It’s no secret that organizations with a diverse, inclusive workforce create expansive economic value. They are more creative, more innovative and more agile. I see it firsthand not only as a management consultant who is exposed to many work cultures but as a diverse professional myself.
However, I hear senior executives express frustration regularly because they can’t find and/or retain the diverse talent they seek to cultivate a heterogeneous work environment with a unique, competitive edge. One executive at a prestigious company shared that while his team has been successful at hiring diverse professionals, those new hires don’t stay for long.
I know many talented, diverse professionals who were excited about joining a company only to find that months later, they didn’t feel completely welcomed, their career wasn’t entirely supported or they didn’t believe they could be their authentic self at work for fear of alienation.
If we look at these basic human needs using Maslow’s Hierarchy of Needs, discomfort at this level can and will affect an individual’s ability to perform. After months or years of a fragmented employee experience, talented individuals who feel insecure or like they don’t belong will eventually leave. Inclusion is an emotional state every human being feels at the physiological level. In other words, everyone is wired to want to belong. This inclusivity disconnect creates a vicious, ongoing cycle of frustration for both employers and diverse professionals alike.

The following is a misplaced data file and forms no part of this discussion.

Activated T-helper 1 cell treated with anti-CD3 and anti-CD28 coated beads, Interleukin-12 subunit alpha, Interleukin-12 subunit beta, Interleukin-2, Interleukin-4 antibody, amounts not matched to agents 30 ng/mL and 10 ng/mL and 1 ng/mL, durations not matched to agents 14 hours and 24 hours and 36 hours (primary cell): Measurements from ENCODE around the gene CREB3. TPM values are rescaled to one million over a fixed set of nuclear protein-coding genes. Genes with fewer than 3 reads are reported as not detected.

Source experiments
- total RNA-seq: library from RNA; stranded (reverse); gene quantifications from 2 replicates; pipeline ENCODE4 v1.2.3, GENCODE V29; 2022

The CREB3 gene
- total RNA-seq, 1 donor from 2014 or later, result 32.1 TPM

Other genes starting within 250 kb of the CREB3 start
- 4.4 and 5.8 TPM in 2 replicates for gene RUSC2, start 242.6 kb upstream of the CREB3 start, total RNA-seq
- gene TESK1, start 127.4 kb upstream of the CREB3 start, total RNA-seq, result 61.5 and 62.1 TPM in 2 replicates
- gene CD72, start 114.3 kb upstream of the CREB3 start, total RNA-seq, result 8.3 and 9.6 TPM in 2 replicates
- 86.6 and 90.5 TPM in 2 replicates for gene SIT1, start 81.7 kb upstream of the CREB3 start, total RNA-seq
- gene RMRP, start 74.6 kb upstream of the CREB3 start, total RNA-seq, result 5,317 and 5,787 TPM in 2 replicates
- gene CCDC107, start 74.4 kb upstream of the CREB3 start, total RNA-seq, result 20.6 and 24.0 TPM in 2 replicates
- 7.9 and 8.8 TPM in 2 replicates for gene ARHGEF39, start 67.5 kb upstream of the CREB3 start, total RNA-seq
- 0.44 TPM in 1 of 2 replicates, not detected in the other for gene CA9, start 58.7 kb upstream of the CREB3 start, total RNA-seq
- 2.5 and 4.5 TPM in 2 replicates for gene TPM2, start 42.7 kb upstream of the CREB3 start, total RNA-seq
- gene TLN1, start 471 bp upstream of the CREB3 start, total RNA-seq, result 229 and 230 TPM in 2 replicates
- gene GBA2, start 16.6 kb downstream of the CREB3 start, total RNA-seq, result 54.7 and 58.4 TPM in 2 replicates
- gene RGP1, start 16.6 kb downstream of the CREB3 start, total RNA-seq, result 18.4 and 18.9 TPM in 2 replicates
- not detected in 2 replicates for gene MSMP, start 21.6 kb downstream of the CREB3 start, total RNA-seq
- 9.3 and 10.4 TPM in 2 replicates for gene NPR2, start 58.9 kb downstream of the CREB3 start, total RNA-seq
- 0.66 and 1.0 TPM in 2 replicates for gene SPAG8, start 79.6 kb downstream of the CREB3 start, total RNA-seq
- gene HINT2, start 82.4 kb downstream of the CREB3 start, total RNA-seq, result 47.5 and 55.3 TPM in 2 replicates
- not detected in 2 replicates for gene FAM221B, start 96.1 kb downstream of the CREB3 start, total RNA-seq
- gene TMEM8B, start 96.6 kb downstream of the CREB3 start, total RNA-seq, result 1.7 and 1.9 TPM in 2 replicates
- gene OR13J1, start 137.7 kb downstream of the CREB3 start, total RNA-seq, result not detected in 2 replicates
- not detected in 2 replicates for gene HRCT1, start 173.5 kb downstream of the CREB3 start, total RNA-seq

Though it may not seem like it, closing the gap is easier than you might think. Here are seven easy steps toward a more inclusive organization.
1. Widen your definition of diversity.
Many view diversity as one-dimensional and focused on only gender or race. But diversity means much more than that. McKinsey & Company mention that other kinds of diversity, such as age, sexual orientation and experience (a global mindset and cultural fluency) bring a competitive advantage. Consider these and other forms of diversity, such as veterans or people with disabilities, in your talent acquisition strategy.
Widening your definition of diversity can help you reframe how you might view external talent during recruitment initiatives, all while discovering ways to maximize the employee experience of the talent you currently have in-house.
2. Infuse authentic leadership and energy behind intent.
If you are looking to close the diversity and inclusion (D&I) gap simply to meet a performance metric or manage optics, your efforts will not be sustainable. You may attract talent initially, but they won’t stick around. People sense ingenuity a mile away. So walk the walk. Authenticity is the secret sauce in creating a better employee experience for diverse professionals.
3. Focus on creating inclusivity in your culture rather than just diversity.